Monday, May 2, 2011

An End, and a Beginning

Osama Bin Laden is dead. Almost a decade after the terrorist attacks that slaughtered 3,000 innocent Americans on September 11, 2001, Osama Bin Laden –the founder of the Islamic terrorist group Al Qaida –is dead. Although all the details may never be clear, mostly for security purposes, what we do know is that the United States military –the Navy SEALs –and United States intelligence –especially the CIA –acted together to bring about his demise: a bullet in the head.

The move is, at the very least, a major psychological blow to Al Qaida, the Taliban, Hamas, and various other terrorist groups operating in the world that looked to Bin Laden as a symbolic figure of global jihad against America and those affiliated with the Western World. How fitting and proper that such a blow should come as a result of actions undertaken by the United States of America.

Our leaders, journalists, and analysts –on all sides –are quick to remind us that Bin Laden’s death does not mean the end of the Global War on Terror. They are right. The war will go on. But this stunning victory should not go unnoticed, or unheralded. It should, and will strengthen America’s resolve. There is nothing this nation –that We, the People –cannot do. Nothing worth achieving, no victory, is ever without its cost. In terms of war, the cost is measured in blood. Bin Laden caused too much blood to be spilt, and paid with his own. And somewhere along the way –and what exactly happened is still unclear –some terrorist in Bin Laden’s compound used a woman as a shield in the firefight that killed him.

President George W. Bush united us after September 11 by declaring that the people who knocked down the Twin Towers in New York –and slammed a plane into the Pentagon, and attempted to turn Flight 93 into a weapon –that they would hear from all of us, that justice would be done. We invaded Afghanistan, freed its citizens, dislodged the Taliban and scattered Al Qaida like rats under bright light, and set out to disrupt, destroy, and defeat their terrorist networks globally.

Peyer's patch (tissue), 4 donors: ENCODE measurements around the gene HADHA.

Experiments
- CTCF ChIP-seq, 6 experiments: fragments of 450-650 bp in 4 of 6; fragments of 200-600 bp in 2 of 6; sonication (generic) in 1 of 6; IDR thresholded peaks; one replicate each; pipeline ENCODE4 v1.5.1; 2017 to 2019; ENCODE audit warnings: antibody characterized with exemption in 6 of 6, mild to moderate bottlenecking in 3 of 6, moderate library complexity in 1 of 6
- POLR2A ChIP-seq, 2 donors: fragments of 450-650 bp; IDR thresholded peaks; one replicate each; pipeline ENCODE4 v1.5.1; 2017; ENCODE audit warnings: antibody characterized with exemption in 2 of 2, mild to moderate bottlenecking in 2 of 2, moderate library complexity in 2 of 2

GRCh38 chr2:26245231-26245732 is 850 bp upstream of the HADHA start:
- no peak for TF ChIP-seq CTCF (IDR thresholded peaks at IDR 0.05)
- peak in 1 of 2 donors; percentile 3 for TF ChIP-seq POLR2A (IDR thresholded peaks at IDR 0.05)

Last night, President Barack Obama united us when he brought us a major victory by telling us Bin Laden’s lifeless body had been dumped into the sea, and by preparing us for the continuation of the war against terrorist-fueled jihad. Getting Bin Laden was something many thought impossible. For those who thought it was impossible, and for Americans concerned about the future of our nation, this is a monumental reminder that we are unlike anything ever seen in the history of the world. We do not fail. And countries, hedging on our own national demise –like Iran and North Korea –are reminded of the deadly efficacy of our martial prowess.

Now, the questions, and the policy implications from the stunning attack on Bin Laden will become the stuff of debate. How could Bin Laden have lived so close to a major military academy in Pakistan without the Pakistanis ever knowing? Do we continue to offer the Pakistanis financial assistance? Should we stop cutting defense funding, and increase our military and intelligence efforts against Al Qaida? Do we draw greater international cooperation from this action? Where do we go next?

Eternal vigilance is the price of peace. We must be eternally vigilant against those that seek our destruction. We, as American citizens, must sustain and grow a culture and nation worthy of defending. And our military –God Bless them –will find it worth defending. Both citizen and soldier have their role. And both must be prepared for the long haul in the struggle against jihad. There will indeed be difficult years ahead. This is an end, and a beginning.

But, at the very least tonight, Americans can go to sleep with the knowledge that Osama Bin Laden is dead.